Washingtons right wing politicians who are persistently pushing for war against Iraq, citing the US war machine's success in toppling the Taliban's rule in Afghanistan, might have forgotten that the Afghani war model has already been used against Iraq, and has already failed.
For ten years, Washington pledged tens of millions of dollars to the so-called Iraqi opposition. They harbored Iraqi militants in the US best hotels, ceaselessly tried to shake the stability of the country from within, funding and plotting assassinations and more.
Unlike Afghanistan, all such attempts, not only lead to dire failure, but strengthened Iraqis in the face of the US-led UN sanctions and united them in their heroic survival of a 10-year campaign of bombardment and economic siege.
Backfiring has been the theme best depicting the US foreign policy in Iraq; instead of "containing" and isolating the Iraqi leadership, the one who stood isolated as Iraq was embraced by more nations worldwide, is the United States.
But since past experiences have proven that the US carries out its policies, often disregarding what the international community thinks or believes, even Iraq returning to become a viable member in its region and in the world will not protect it from the US quest for war.
True, but also true is the fact that if the United States fails to chain its desire for war and attacks Iraq, it will enter the war, without legitimacy, without allies and most importantly without a cause.
Not to say that the United States did posses a cause when it crippled the country's economy through a siege that killed over a million Iraqis, mostly children in the last 10 years. But to many nations, the US-led UN sanctions appeared as if they had some moral guidance. Now there is none.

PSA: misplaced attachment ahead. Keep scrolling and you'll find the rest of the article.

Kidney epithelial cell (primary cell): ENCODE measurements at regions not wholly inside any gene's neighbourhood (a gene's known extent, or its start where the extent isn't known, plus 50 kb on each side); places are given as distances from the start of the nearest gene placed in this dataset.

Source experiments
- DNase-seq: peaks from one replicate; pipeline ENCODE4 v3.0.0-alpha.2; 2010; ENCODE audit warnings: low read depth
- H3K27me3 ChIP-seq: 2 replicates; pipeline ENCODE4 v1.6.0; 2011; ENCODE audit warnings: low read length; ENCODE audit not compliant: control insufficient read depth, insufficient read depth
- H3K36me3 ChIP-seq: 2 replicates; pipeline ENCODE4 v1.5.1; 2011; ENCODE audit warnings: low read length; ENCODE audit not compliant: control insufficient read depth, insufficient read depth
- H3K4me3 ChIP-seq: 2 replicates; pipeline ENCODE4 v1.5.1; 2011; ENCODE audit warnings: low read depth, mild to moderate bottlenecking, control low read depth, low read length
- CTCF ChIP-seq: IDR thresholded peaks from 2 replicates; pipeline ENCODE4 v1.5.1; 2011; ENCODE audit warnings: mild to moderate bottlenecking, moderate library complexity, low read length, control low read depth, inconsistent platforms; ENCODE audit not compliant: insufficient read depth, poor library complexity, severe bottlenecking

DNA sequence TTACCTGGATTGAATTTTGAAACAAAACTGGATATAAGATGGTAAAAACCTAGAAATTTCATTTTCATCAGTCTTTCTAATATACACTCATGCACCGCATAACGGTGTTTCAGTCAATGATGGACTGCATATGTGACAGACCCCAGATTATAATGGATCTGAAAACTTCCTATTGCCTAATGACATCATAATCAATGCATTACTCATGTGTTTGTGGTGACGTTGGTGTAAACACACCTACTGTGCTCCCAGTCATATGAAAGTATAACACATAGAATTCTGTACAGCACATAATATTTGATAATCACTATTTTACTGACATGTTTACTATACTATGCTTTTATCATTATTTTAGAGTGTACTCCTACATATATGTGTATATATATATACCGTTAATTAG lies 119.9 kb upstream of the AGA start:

Washington's pro-war campaigners have struggled to prove Iraqi involvement in the September 11 attacks. Once such claims failed to attain any validity, they shifted their strategy, connecting Iraq to the Anthrax scare. But even such allegations didn't stand for long, pushing for the need for new allegations, any allegations that is, to capitalize on the US search for revenge.
The US administration's position in regard to attacking Iraq maintained a level of reluctance and lack of certainty. In President George Bush's address to the Congress on September 20, the man spoke of a war against terrorism with a "global reach". The terminology used did not only leave room for doubt and interpretation, but it also indicated a lack of precision.
In his November 26 speech however, Bush said that countries that "terrorize" other nations and secretly pursue the manufacturing of nuclear, chemical or biological weapons will be included on the target list. Considering the US foreign policy rhetoric for the last decade, everyone knew that Bush was referring to Iraq.